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The South Surrey Interceptor: A microtunneling milestone in North America

September 18, 2020

Designing wastewater infrastructure in communities riddled with extensive urban development

Set in the Greater Vancouver area, British Columbia, Surrey is one of the fastest growing cities in Canada and home to almost half a million people. Known for its diverse population and pristine landscapes, it’s no wonder Canadians are jumping at the opportunity to move there. But this steady surge in population is also causing stress on the communities’ infrastructure, particularly the South Surrey Interceptor (SSI)—the main wastewater line supporting the area. 

The microtunnel boring machine (MTBM) used on the SSI Phase 2 Project.

The original SSI was constructed in the early 1970s to convey sewage from South Surrey, White Rock, and Langley to the Annacis Island Wastewater Treatment Plant. The regional public utilities commission, Metro Vancouver, began twinning the SSI in 1999 to increase capacity and safeguard the surrounding environment from sewer overflows.

Stantec successfully helped Metro Vancouver design Phase 1 of the project, which was completed as an open cut in 2016. Phase 2 of the project came with a set of several challenges—a stretch of line beneath a key intersection and surrounding industrial parks was particularly demanding.

So, in 2016, Metro Vancouver brought us back to help alleviate some of these issues. How? By designing the largest diameter microtunneling project that North America has ever seen.

The project came with several challenges—a stretch of line beneath a key intersection and surrounding industrial parks was particularly demanding.

Tunneling in four drives

Designing wastewater infrastructure is complex.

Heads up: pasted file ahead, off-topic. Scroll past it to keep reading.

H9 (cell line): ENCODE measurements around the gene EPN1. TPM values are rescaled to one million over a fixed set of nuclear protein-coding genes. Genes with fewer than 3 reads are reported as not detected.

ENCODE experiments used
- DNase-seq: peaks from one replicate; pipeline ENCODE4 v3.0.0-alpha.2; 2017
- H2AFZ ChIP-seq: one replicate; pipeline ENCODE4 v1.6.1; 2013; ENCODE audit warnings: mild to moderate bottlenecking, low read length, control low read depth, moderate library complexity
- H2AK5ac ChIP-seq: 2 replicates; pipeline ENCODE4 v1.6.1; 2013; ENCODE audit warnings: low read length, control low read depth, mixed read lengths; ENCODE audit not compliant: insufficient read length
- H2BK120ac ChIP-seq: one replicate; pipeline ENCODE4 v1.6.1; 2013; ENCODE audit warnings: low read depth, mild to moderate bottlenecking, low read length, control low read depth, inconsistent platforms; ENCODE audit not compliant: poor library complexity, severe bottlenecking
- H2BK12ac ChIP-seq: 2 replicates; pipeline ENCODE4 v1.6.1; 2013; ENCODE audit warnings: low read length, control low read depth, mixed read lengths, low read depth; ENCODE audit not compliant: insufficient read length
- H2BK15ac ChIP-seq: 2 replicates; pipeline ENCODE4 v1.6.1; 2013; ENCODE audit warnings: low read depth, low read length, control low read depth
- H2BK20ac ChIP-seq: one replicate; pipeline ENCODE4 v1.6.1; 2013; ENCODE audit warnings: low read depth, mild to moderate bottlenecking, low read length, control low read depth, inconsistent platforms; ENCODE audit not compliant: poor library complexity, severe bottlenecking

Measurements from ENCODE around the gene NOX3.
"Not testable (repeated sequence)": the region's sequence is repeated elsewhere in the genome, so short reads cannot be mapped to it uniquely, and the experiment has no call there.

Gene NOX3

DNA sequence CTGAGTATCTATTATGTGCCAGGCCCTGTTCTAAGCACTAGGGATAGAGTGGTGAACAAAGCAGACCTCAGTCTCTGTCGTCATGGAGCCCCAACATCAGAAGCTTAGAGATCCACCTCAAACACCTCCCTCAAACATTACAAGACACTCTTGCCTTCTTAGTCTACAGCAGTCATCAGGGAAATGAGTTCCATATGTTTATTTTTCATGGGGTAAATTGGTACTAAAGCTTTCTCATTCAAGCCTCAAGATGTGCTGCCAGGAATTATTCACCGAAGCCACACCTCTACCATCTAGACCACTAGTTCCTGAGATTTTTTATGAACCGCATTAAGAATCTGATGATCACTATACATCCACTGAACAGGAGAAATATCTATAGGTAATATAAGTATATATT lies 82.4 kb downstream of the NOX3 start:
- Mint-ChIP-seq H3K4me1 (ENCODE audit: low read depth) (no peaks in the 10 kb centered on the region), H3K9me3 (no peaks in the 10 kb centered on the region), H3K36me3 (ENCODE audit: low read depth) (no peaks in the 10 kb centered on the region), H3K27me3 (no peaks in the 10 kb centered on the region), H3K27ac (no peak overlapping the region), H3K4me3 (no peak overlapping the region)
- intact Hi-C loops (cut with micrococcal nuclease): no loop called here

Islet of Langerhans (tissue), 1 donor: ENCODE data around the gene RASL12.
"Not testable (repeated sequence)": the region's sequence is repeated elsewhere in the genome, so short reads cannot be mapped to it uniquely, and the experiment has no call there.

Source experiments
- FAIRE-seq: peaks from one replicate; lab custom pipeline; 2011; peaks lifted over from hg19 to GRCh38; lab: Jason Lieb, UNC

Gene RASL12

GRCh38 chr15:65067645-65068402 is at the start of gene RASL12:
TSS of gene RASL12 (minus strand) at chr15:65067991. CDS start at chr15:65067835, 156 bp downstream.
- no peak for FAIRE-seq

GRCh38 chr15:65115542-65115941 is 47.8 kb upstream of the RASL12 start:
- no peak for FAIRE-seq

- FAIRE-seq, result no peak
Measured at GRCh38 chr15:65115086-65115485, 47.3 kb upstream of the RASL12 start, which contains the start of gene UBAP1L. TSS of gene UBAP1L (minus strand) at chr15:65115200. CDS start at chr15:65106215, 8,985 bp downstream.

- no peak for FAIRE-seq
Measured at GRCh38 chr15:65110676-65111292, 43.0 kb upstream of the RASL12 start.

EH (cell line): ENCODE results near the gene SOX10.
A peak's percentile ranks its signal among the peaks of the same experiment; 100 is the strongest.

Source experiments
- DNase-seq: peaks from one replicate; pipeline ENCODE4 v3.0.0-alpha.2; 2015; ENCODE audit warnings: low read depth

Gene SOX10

When the SSI was initially built, it was done through open-trench methodologies. Due to urban development in the region, open-cut installation was no longer an option. We had to implement tunneling technologies that required a three-metre diameter reinforced concrete pipe with an external diameter of 3.6 metres.

The project was initially designed with only about 400 metres of microtunneling, constructed in two drives with an open-cut segment in between. Then the contractor on the project, Ward & Burke, had the idea to microtunnel all 800 metres in four drives—talk about value engineering! Obviously, Metro Vancouver loved the idea and we redesigned the project accordingly.

We accomplished the installation in four segments:

  • Drive 1 – 370 metres long with a curved-drive, primarily through the Fama Business Park, included crossing 54A Avenue 
  • Drive 2 – 110 metres long, proceeding into the Benchmark Business Park
  • Drive 3 – 40 metres long, repositioning the MTBM within the Benchmark Business Park
  • Drive 4 – 285 metres long, with a reverse curve beneath the Panorama Business Park to the reception shaft, including the crossing of busy 152nd Street

Thanks to a detailed plan—and exceptional collaboration with our project partners—Phase 2 tunneling was successfully completed in mid-2019.